Understanding that INPE was trying to waste time, on Friday morning I asked the Latvian and Lithuanian honorary consuls to ring Janet. Both gentlemen are wealthy Peruvians and status in Peru has great significance. This strategy turned out to be the right one and Janet became very receptive. But another hurdle appeared unexpectedly — the Estonian Honorary Consul. It transpired that Janet had also asked him to confirm my identity although in the previous week she hadn’t mentioned a word about it. I rang the Estonian Consulate. The Consul was out of town at his summer house, but the secretary had resent the INPE letter to the Estonian Ministry of Foreign Affairs for confirmation. Such is the procedure. As the INPE had promised to let us into the prison on the Monday, I understood — we wouldn’t be able to get permission to film the Estonians in time.
On Monday morning we arrived at the prison with a representative of the INPE, a gentle creature called Miluska. We sat around bored for two hours waiting for the Director to return “from a seminar”. Carlos, the operator fell asleep in the heat with the camera in his lap. It turns out that of the initial 10 people we’d planned to interview, we’d only be able to do three. No Estonians, Laura is sick, and a number of the Lithuanians aren’t permitted to speak because of their bad behaviour.
We are shown an empty courtyard with a small canopy for the interviews. Miluska takes off her high heeled shoes and pulls some sandals out of a bag. She puts on some sun protection cream and thoughtfully gives us some too. After a moment all three interviewees enter the courtyard — Andrejs, Darius and a young Lithuanian lad.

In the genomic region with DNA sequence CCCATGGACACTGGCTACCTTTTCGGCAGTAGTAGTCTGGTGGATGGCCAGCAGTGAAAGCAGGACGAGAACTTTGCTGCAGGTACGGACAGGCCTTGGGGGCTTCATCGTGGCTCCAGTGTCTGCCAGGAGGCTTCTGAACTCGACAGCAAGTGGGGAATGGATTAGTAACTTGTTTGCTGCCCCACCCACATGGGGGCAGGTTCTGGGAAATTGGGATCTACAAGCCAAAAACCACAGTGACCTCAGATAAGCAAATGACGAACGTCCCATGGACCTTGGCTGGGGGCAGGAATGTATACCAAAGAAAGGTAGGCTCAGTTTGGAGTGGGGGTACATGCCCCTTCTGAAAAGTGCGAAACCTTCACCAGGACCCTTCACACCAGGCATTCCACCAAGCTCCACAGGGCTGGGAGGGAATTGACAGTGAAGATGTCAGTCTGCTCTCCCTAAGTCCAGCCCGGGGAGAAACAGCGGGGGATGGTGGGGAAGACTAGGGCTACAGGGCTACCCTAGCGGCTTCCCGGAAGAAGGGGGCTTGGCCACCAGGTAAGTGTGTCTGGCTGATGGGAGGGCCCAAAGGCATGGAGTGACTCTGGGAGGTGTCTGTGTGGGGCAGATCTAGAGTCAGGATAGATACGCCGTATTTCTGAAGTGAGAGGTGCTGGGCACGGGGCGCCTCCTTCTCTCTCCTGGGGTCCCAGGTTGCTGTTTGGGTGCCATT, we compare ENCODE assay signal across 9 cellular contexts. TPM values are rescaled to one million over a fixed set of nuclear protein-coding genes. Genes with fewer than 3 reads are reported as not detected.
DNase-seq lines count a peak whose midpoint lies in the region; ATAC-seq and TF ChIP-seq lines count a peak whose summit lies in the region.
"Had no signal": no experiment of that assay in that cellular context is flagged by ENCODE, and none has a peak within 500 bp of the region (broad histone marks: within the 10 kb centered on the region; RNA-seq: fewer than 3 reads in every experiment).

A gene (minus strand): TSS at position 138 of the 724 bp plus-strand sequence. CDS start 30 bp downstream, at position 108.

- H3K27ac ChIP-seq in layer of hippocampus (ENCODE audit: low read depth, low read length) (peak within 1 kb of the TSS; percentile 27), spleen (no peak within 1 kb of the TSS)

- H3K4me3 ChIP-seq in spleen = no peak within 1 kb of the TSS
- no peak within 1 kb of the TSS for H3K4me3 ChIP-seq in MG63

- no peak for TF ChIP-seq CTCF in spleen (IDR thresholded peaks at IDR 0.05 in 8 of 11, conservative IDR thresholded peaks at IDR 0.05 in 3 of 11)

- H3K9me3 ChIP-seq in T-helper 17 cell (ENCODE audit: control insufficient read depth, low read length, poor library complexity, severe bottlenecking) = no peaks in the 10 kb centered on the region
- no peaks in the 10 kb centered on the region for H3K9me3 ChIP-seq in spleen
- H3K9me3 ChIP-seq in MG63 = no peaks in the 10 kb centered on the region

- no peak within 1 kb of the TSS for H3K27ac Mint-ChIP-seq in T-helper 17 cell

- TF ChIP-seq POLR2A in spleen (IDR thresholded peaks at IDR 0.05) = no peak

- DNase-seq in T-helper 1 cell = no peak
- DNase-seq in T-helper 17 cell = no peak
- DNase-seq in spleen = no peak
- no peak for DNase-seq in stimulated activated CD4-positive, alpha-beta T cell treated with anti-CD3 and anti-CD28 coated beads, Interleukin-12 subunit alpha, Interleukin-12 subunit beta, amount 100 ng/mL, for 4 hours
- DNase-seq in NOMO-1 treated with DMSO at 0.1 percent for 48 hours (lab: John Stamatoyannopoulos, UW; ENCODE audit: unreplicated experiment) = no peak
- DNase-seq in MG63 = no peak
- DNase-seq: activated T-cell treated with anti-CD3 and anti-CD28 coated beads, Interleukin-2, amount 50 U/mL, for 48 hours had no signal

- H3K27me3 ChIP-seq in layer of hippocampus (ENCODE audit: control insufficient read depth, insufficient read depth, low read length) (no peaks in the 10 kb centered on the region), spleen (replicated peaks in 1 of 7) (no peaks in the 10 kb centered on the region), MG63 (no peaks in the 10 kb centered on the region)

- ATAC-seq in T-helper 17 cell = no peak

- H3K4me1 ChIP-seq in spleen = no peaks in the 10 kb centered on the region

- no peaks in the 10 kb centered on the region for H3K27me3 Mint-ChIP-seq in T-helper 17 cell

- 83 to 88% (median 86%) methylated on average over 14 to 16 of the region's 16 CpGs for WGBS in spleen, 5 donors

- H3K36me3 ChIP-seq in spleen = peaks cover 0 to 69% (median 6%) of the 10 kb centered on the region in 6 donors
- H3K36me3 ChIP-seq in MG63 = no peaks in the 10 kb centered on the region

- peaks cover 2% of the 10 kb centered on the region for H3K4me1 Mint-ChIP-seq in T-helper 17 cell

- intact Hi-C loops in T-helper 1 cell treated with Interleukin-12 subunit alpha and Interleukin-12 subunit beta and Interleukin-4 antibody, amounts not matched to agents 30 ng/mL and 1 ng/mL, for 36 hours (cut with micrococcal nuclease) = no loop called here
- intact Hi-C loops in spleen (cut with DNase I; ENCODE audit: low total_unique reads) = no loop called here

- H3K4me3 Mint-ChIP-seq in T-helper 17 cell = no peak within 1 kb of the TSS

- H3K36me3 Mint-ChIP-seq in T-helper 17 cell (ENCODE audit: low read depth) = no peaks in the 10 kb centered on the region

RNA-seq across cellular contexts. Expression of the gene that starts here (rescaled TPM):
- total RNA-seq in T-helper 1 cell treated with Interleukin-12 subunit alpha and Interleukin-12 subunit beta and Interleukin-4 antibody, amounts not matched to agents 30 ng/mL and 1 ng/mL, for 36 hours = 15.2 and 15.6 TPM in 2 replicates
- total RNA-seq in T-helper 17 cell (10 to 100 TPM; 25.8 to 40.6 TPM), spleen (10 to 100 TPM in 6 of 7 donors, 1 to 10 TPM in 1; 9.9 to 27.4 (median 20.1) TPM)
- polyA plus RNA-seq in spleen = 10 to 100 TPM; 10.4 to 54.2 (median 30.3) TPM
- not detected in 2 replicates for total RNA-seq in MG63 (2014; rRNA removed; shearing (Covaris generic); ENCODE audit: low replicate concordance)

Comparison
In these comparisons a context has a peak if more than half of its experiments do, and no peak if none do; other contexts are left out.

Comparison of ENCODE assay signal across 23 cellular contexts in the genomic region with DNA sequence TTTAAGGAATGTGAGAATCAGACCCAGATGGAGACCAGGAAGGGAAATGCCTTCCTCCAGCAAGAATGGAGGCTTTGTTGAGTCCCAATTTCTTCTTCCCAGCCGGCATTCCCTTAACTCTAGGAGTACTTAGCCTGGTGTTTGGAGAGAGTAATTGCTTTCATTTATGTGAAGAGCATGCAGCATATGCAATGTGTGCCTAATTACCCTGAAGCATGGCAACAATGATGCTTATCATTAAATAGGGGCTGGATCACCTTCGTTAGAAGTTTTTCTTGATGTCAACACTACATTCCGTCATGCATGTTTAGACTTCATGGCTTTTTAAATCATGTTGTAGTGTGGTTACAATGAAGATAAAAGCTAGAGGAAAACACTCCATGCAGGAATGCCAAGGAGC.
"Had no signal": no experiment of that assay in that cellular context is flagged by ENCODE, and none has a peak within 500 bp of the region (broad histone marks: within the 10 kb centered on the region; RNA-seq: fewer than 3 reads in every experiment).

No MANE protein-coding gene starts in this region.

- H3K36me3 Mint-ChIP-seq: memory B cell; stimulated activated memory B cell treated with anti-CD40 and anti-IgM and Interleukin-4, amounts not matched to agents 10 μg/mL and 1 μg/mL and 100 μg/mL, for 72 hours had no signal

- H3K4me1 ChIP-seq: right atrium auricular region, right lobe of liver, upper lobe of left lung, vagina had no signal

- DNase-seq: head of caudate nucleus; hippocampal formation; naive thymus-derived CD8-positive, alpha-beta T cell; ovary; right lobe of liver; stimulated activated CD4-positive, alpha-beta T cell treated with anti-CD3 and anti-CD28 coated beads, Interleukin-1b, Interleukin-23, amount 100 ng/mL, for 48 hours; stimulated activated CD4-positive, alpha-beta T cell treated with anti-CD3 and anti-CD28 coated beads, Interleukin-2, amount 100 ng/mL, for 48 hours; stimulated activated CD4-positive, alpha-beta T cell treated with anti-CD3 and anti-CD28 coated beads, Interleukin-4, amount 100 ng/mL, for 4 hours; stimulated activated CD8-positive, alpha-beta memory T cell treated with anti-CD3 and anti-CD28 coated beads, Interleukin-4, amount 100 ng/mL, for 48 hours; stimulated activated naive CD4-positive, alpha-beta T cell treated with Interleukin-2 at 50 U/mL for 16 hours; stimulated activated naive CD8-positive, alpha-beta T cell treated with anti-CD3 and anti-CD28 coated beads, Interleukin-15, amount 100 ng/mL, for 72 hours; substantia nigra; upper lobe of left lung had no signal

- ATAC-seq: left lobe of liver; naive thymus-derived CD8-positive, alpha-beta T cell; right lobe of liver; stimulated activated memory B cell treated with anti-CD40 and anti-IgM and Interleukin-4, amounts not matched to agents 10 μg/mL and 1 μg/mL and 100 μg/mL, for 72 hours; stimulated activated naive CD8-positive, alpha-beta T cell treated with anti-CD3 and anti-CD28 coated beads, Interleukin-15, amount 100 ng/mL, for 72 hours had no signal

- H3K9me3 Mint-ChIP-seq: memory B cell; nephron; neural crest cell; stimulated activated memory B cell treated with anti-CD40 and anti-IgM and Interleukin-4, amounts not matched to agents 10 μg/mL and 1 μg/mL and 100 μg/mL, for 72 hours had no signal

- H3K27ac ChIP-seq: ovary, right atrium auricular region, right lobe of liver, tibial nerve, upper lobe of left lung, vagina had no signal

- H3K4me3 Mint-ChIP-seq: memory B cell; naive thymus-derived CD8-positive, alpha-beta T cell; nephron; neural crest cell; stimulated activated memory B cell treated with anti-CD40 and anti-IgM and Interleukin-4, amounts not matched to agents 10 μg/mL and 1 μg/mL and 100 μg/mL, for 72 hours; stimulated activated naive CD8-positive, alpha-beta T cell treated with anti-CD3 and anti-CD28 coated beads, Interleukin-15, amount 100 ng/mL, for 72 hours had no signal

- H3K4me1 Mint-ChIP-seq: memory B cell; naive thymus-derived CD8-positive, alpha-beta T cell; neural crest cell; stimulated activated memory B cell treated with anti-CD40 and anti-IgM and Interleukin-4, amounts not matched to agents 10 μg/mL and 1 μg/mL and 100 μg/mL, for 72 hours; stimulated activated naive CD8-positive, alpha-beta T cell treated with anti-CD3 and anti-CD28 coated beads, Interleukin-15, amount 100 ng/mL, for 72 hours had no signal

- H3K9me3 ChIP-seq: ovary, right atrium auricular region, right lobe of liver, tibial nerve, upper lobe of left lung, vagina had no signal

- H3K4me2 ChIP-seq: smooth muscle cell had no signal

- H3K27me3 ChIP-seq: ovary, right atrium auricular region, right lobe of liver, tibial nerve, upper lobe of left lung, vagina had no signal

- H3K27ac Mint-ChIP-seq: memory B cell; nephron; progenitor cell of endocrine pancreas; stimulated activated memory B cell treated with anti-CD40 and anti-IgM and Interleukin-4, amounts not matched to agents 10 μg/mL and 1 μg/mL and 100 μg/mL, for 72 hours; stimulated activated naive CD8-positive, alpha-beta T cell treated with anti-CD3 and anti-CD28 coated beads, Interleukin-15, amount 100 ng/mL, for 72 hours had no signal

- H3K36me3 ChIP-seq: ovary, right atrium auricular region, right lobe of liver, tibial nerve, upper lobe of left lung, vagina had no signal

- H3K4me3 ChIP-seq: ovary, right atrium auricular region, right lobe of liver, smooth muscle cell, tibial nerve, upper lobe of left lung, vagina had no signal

We talk for two hours and then Andrejs asks me to come back again, but without the cameraman. Due to the ticket fraudster and the postponed flight, I can grant his wish two days later although it hadn’t been planned.
“I’ve lost the best years of my life here,” Andrejs tells me, drinking coffee and eating some melted chocolate biscuits in his jail. “I started here when I was 32 years old. Now I’m 36. I still have to start a family.” I hope to meet Andrejs once more before autumn when our film will be released — by that time in Latvia. He tells us that he’ll be released from prison soon. He still wants an opportunity to live his life.
I hear similar plans from most of the inmates. It’s not known whether they’ll be fulfilled. In Peru nothing is predictable. It’s specifically the uncertainty about tomorrow which gets the inmates down the most. Andrejs and Darius don’t even put their faith in God. “There’s no God in Lima,” says Darius at some moment, “there aren’t even any stars here.”